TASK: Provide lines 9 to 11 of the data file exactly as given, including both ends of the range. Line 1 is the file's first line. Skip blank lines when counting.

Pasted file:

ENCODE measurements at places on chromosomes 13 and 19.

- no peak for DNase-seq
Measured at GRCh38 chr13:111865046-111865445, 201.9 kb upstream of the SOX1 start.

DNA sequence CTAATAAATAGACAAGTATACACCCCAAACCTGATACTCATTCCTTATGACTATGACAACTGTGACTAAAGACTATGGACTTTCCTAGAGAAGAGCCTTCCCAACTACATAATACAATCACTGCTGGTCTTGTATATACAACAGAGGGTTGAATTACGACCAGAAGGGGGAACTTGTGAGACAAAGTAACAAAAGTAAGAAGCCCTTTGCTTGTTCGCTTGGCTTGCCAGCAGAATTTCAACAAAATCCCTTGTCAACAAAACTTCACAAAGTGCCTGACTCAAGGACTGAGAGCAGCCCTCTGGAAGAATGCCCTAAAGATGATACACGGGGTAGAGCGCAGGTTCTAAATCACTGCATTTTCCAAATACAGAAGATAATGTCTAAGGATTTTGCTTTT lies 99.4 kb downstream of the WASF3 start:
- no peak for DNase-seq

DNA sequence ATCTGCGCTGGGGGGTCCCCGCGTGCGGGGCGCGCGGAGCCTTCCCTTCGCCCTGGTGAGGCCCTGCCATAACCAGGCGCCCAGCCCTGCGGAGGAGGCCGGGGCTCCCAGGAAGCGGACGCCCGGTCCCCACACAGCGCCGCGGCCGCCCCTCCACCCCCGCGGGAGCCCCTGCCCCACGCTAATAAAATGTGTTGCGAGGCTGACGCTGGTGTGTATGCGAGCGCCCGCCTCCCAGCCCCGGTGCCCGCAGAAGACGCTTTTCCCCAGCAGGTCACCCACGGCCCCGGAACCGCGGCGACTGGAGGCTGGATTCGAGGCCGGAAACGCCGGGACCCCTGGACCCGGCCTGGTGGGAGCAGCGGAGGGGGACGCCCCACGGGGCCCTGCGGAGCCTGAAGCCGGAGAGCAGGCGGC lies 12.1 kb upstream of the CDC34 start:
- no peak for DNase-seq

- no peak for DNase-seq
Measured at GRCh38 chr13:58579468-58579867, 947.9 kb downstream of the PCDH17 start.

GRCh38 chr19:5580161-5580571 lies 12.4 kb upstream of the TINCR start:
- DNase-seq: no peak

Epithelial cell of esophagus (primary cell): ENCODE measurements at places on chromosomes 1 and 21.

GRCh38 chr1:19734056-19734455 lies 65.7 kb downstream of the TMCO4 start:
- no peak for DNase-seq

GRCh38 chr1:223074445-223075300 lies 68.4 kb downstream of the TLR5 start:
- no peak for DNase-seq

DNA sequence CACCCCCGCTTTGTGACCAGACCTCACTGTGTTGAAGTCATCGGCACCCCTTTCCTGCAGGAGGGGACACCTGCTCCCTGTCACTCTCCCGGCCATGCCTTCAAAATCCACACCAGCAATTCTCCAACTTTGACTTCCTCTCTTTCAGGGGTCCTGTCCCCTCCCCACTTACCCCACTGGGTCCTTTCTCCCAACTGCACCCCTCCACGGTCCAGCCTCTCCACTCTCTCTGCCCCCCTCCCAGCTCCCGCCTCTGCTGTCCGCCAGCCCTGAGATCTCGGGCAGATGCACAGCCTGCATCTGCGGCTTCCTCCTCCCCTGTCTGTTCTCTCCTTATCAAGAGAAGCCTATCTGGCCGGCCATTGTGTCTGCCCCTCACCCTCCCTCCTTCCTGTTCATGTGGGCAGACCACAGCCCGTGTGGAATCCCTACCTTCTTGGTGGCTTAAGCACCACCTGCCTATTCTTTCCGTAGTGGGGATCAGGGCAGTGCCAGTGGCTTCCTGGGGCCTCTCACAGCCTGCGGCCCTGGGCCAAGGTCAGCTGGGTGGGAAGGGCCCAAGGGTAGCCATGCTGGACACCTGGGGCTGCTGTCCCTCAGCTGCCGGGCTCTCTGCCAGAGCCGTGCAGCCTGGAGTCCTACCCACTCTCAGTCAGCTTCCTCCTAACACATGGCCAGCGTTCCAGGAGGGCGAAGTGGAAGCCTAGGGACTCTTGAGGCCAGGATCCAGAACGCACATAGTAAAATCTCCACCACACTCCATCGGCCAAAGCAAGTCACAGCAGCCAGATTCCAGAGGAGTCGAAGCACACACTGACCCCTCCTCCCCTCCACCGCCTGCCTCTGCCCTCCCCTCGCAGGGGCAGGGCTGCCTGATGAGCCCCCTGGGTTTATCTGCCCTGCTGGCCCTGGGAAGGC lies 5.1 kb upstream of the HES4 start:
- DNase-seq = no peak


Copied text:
Measured at GRCh38 chr13:58579468-58579867, 947.9 kb downstream of the PCDH17 start.

GRCh38 chr19:5580161-5580571 lies 12.4 kb upstream of the TINCR start:
- DNase-seq: no peak